Conference life also brings a social dimension that I'm now convinced gets better and better over time. After all, over time you know more and more people and have more and more life to catch up on with friends old and new. But it's a particular kind of socializing, one that carries with it that grad school kind of fun--everyone is passionate about the same kinds of things, everyone is smart, with great ideas and often great wit. Also, in terms of those friends from grad school with whom one is reunited in conference life, there is a shared bond of trial by fire, and of intellectual exploration, and of you-had-to-be-there remember-whens. Socializing with new people is also a great part of conference life, of course, just of a different variety than the old grad school pals kind.

I've had old friends on the brain lately, too, because of this being the year of a certain anniversary of my high school graduation. Either due to this or just to the expanding reach of Facebook to the rapidly aging, I've been hearing from more and more high school friends, which has been great fun. I feel tied to these people, too, though in a very different way than to the grad school folks. While it's difficult to connect the me of today with my high school cohort, the life-changing experience that is grad school (at least that it was for me) makes my connection to those I associate with that time much clearer and much more directly linked to the me of the present. I can only assume that my high school classmates feel a similar sense of both connection to and remove from me and each other. Who knew that conference life would take me back not only to grad school but to, gulp, high school as well?

Wednesday, March 5, 2008

Video Games Live!

So last weekend included my first, and Wisconsin's first, video games concert--Video Games Live. When I found out about this months ago, I was amused by the idea--it's a traveling show that features local symphony orchestras playing video game scores with video from games playing on the big screen backdrop--and thought it would be fun to check it out. It was fun, but fun in a sort of "I'm a tourist in an foreign land and don't really understand everything that's going on" way.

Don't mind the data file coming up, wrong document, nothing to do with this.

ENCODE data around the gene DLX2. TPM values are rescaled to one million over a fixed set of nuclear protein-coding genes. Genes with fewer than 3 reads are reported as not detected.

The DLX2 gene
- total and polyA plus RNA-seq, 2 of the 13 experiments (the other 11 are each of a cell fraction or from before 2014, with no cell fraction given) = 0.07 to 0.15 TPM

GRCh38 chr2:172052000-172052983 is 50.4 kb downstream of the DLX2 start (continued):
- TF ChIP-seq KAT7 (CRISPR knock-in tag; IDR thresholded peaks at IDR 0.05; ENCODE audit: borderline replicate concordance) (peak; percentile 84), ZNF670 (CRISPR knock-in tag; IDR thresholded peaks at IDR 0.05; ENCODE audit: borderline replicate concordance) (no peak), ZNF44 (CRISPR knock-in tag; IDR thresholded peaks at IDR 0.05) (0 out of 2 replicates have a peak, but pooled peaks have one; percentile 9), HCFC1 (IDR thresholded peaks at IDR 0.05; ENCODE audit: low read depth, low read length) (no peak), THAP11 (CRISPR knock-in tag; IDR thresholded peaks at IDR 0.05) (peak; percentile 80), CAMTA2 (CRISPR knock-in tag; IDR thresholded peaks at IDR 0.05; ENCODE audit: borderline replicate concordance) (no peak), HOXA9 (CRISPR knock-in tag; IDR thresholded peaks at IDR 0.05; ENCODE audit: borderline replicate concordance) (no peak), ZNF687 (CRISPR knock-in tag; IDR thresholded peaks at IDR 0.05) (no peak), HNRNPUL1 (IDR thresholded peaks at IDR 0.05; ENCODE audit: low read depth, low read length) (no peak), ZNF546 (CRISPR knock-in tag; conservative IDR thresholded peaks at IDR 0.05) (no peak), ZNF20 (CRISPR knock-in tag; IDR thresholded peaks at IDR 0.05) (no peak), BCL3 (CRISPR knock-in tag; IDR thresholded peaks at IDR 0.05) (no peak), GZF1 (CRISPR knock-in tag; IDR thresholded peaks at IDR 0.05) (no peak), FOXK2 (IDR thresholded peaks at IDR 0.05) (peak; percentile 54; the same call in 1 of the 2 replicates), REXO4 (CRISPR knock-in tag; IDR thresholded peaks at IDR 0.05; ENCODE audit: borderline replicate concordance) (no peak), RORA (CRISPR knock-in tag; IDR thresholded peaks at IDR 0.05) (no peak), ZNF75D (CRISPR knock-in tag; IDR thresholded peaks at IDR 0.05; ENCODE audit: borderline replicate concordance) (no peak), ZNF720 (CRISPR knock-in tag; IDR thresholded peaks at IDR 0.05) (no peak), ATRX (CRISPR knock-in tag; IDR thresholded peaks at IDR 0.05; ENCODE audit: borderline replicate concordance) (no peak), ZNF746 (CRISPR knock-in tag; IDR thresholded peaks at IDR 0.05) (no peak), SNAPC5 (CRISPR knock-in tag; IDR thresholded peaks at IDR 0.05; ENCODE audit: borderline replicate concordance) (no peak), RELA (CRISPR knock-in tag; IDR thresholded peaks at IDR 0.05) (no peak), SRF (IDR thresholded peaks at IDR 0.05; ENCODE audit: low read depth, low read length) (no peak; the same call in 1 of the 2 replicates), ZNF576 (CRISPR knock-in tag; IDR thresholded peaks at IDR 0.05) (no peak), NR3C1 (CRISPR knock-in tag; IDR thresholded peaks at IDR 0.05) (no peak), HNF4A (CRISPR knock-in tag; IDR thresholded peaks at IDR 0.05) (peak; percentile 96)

Part of my cultural difference was gender-based. There were SO MANY boys there. Yes, there were girls and women, too, but a LOT of 18-25 year old guys. Not all that surprising, of course, but quite noticeable when one is in the midst of it, albeit pleasantly so in the non-existent line to the women's bathroom. (When's the last time you attended an event where that was the case?) Sitting behind my friends and I were a particularly, um, vocal, contingent of these aforementioned attendees. Now, this was not a docile crowd. Part of the reason the show was so much fun were the impassioned responses of the crowd--yelling, hollering, riotous applause--these people were fans of the most unabashed kind, a sentiment I can well appreciate. Even if the fan expressions more familiar to me are those of the screeching and crying variety rather than of the guttural yell mode. So these guys behind us made me feel like I was getting the real, the authentic experience of the show, but also made me kind of cranky and irritated. To wit: host Tommy Tallarico yells, "Let's hear it for girl gamers!" when two teenage girls take the stage to compete in the live Frogger contest. One of the charming gentlemen behind me hollers back, "Especially the hot ones!" You get the picture.